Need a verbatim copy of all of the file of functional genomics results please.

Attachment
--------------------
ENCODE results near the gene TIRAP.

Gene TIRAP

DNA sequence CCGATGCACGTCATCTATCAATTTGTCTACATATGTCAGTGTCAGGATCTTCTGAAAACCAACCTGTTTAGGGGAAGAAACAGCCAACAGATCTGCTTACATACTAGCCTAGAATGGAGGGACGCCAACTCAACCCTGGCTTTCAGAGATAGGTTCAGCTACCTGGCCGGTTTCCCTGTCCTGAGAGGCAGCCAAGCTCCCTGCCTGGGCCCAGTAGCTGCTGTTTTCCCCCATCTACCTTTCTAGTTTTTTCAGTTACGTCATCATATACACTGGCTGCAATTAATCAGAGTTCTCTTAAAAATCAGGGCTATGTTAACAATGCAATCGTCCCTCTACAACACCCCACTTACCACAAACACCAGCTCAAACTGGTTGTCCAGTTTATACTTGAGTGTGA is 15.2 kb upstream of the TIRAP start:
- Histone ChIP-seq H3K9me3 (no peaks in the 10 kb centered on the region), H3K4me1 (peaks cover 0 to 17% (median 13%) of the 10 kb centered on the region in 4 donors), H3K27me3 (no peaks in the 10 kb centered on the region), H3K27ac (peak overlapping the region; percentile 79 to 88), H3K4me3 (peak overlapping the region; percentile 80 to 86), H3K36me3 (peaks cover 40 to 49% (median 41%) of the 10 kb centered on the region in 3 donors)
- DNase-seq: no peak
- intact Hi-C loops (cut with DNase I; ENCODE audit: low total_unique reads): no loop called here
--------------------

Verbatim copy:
ENCODE results near the gene TIRAP.

Gene TIRAP

DNA sequence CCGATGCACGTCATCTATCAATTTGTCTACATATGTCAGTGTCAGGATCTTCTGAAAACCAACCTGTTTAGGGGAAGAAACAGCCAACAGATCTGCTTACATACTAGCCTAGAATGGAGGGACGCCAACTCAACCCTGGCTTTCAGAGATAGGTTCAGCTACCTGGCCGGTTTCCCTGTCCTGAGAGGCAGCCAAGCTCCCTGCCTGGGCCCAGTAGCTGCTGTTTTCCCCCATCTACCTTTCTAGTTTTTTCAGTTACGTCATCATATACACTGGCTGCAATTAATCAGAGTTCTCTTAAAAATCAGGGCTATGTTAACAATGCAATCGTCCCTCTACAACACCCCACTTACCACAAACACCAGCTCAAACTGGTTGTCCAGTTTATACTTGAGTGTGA is 15.2 kb upstream of the TIRAP start:
- Histone ChIP-seq H3K9me3 (no peaks in the 10 kb centered on the region), H3K4me1 (peaks cover 0 to 17% (median 13%) of the 10 kb centered on the region in 4 donors), H3K27me3 (no peaks in the 10 kb centered on the region), H3K27ac (peak overlapping the region; percentile 79 to 88), H3K4me3 (peak overlapping the region; percentile 80 to 86), H3K36me3 (peaks cover 40 to 49% (median 41%) of the 10 kb centered on the region in 3 donors)
- DNase-seq: no peak
- intact Hi-C loops (cut with DNase I; ENCODE audit: low total_unique reads): no loop called here